Leveraging the Idea
An active lifestyle lead baby-boomer and industrial designer Robson Splane to a number of injuries and surgeries as his body aged. As Robson tells it, “The irony was that after scaling vertical rock faces of 1000 feet, I couldn’t get out of a chair.”
After hip surgery he purchased a seat assist product that had been on the market for decades and found its limitations disappointing. Having designed hundreds of medical rehab and fitness products he decided he’d build his own seat assist using Ashlar-Vellum Graphite™ and Xenon™ software. After more than a dozen prototypes he eventually decided that the simplest solution was the best. He tells us, “It will lift 100% of my weight without any springs or gears or pistons or motors. It just uses leverage. So the more someone weighs, the more it will lift.”
Splane’s team had recently changed their business model from designers-for-higher to being design-entrepreneurs with their own production and sales team, forming a new company called DreamProjX-Arise, Inc. In this process, they considered markets to address in their new venture for which they already had products and which could sustain and continue to grow in a down economy. They found that among others markets, medical rehab and assistance products fit that profile.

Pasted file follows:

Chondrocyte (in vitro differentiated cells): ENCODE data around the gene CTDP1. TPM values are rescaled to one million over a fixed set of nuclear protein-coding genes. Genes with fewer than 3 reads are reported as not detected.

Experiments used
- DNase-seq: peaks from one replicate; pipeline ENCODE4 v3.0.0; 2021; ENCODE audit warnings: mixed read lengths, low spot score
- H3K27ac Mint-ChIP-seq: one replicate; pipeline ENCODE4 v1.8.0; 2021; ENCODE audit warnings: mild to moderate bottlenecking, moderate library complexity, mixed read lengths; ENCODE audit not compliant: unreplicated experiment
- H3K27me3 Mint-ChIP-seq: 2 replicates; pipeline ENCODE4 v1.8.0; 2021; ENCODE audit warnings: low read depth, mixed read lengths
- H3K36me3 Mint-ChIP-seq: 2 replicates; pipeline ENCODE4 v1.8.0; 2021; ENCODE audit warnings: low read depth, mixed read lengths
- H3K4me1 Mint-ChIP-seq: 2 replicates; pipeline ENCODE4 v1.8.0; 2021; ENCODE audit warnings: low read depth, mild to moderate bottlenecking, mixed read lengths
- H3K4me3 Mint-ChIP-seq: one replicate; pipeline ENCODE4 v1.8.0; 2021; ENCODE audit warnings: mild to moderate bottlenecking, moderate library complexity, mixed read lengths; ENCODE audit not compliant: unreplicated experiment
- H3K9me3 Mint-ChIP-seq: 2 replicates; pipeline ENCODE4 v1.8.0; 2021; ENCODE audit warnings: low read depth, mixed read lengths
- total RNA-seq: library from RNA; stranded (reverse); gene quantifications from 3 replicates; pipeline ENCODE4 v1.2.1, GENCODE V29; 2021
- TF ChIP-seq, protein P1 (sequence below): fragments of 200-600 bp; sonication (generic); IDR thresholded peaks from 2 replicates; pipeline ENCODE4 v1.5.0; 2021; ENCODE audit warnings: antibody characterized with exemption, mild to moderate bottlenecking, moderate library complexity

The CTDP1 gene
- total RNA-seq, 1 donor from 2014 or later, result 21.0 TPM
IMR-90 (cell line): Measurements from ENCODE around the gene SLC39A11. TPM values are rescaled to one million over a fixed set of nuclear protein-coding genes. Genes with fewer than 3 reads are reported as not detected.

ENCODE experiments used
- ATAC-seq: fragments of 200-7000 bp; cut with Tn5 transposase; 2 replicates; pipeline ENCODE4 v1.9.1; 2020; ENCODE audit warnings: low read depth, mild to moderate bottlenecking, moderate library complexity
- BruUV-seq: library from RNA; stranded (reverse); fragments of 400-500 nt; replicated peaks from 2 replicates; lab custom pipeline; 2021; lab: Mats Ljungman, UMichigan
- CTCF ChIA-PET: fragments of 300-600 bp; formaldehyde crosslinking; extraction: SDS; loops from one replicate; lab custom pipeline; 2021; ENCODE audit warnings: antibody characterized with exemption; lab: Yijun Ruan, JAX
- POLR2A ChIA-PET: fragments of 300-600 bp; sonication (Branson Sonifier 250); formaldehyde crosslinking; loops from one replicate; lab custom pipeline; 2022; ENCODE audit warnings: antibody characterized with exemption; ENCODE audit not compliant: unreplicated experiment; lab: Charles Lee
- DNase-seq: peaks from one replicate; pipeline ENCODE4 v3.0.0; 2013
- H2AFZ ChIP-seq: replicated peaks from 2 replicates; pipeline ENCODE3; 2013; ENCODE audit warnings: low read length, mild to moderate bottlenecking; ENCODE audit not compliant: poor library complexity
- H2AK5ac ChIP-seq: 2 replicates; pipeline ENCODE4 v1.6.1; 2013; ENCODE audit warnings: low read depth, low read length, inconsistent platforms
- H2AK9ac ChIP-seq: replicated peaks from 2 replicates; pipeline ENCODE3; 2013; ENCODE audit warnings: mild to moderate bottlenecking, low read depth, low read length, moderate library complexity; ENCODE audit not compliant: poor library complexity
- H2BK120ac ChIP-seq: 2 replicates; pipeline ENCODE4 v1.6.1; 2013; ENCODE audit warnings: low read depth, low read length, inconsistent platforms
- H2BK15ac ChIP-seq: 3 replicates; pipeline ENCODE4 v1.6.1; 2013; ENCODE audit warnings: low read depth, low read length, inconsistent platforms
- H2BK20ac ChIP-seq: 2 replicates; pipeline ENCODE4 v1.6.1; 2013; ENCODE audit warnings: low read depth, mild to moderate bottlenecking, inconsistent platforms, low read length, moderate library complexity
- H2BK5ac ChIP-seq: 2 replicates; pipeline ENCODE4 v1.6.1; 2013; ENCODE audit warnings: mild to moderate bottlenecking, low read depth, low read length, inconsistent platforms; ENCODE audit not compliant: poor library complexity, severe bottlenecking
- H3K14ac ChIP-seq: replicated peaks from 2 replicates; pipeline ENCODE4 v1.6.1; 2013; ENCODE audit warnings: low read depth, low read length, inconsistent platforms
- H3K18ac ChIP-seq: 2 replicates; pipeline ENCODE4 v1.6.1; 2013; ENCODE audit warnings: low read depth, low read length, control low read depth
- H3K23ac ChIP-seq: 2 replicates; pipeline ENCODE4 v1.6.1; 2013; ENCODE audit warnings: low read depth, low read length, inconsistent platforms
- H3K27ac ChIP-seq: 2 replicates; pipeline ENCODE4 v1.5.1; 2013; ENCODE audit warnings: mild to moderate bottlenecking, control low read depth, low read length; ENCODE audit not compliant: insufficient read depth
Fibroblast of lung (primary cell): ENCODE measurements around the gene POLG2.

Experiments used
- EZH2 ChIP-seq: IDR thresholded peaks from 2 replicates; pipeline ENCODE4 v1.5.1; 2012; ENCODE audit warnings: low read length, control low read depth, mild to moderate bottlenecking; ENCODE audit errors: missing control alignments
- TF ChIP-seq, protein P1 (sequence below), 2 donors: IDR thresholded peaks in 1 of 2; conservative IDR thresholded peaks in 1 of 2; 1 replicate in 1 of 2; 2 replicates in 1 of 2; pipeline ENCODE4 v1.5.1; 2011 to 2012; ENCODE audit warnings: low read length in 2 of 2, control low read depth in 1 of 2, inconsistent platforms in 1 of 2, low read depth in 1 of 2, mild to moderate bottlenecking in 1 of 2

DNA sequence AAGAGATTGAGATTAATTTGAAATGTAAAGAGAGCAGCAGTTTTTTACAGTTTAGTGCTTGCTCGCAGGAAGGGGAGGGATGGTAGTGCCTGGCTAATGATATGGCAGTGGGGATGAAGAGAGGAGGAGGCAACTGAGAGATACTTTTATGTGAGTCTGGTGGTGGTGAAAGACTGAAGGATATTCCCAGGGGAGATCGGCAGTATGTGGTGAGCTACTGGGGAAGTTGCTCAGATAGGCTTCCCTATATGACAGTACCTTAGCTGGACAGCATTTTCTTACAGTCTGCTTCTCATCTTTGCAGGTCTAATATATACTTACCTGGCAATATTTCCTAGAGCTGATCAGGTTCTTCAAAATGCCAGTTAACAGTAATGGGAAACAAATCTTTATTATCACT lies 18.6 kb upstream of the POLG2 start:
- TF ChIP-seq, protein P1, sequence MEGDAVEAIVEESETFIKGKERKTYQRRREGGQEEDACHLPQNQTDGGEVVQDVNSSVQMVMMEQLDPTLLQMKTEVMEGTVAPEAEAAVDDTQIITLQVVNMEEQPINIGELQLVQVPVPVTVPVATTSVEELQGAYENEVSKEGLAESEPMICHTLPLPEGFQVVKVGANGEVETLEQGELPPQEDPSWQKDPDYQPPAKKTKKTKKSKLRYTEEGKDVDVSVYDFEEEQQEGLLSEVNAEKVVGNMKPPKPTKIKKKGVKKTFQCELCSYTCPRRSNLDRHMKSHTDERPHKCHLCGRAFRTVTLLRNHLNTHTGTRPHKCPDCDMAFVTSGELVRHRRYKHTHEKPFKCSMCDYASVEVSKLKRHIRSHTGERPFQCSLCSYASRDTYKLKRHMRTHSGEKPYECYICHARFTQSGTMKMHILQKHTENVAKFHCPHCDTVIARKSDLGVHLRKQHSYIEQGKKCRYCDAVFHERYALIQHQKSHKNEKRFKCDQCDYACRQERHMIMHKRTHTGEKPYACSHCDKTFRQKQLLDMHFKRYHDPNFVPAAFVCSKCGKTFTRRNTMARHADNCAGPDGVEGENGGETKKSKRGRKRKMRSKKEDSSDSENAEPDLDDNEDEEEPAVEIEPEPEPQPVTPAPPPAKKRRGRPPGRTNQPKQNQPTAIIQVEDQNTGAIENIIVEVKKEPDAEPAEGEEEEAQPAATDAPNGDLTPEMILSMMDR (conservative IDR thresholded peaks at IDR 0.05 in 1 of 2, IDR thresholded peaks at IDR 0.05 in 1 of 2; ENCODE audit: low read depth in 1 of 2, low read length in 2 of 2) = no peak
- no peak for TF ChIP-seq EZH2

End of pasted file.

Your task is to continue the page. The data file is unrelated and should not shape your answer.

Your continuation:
The Splane industrial design team decided they had something special with the ProRise seat assist, so they patented the design and prepared it for production with an eye toward aging baby boomers and wounded warriors. Opening a DBA called RiseAbility under DreamProjX umbrella, they started production of the ProRise seat assist, then the ProRise Plus for larger individuals. They filled out the product line with custom cushions, a tray, a carrying case, a ProRise for the toilet and a model that a caregiver could use with their foot to lift a patient.
The team used both Graphite and Xenon for all processes from design through manufacturing. Splane began using Graphite for 2D wireframe drawing when it was originally called Vellum, clear back in the early ‘90s. When Ashlar-Vellum came out with our first solid and surface modeling product, Vellum Solids (now renamed Cobalt and Xenon), in about 2000, the Splane Design team took one look and decided to “dump Solid Designer and SolidWorks.” As he tells it,
We said, 'This is it' because it was so intuitive. It wasn’t [mandatorily] history-based. It had good surfacing and better rendering at the time. We were all used to all the 2D tools. We all said, 'This is what we’re going to stick with.'
He finds Ashlar-Vellum CAD and 3D modeling software is so easy to use that when a new designer is hired, Splane sits them down in front of Graphite or Xenon and if they’ve had any CAD experience at all, he tells us, “They just start working. They don’t even read the manual. They just do it.”
Robson Splane and his team feel, “For a lot of reasons it was the better product for us.”